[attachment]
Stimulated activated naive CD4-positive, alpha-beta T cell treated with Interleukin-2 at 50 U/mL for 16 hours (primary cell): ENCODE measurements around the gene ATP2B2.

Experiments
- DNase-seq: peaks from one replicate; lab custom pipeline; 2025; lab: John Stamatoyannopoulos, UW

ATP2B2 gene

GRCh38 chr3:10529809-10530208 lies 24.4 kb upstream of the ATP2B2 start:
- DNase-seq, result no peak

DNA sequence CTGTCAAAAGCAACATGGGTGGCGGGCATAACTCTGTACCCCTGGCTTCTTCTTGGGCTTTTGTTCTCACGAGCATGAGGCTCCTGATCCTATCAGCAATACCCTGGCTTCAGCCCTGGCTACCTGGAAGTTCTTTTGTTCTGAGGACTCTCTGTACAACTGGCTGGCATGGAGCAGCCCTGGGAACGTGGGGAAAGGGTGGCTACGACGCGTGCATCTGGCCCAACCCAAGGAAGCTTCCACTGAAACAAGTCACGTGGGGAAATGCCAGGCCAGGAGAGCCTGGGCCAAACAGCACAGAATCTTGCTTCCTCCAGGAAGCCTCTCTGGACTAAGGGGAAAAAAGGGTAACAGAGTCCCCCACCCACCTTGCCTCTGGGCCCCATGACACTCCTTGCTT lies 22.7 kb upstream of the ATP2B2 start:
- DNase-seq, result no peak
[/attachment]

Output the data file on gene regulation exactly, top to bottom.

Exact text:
Stimulated activated naive CD4-positive, alpha-beta T cell treated with Interleukin-2 at 50 U/mL for 16 hours (primary cell): ENCODE measurements around the gene ATP2B2.

Experiments
- DNase-seq: peaks from one replicate; lab custom pipeline; 2025; lab: John Stamatoyannopoulos, UW

ATP2B2 gene

GRCh38 chr3:10529809-10530208 lies 24.4 kb upstream of the ATP2B2 start:
- DNase-seq, result no peak

DNA sequence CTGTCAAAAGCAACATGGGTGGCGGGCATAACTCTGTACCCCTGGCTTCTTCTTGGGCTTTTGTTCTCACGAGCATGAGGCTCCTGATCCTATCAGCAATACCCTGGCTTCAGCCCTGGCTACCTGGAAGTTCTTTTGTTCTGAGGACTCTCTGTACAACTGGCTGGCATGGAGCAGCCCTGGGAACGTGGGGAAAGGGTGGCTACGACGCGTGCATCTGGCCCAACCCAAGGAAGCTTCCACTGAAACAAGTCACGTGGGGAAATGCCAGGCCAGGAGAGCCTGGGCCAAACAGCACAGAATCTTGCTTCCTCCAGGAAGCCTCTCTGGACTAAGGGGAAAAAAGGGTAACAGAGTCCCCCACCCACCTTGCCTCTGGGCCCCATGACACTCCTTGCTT lies 22.7 kb upstream of the ATP2B2 start:
- DNase-seq, result no peak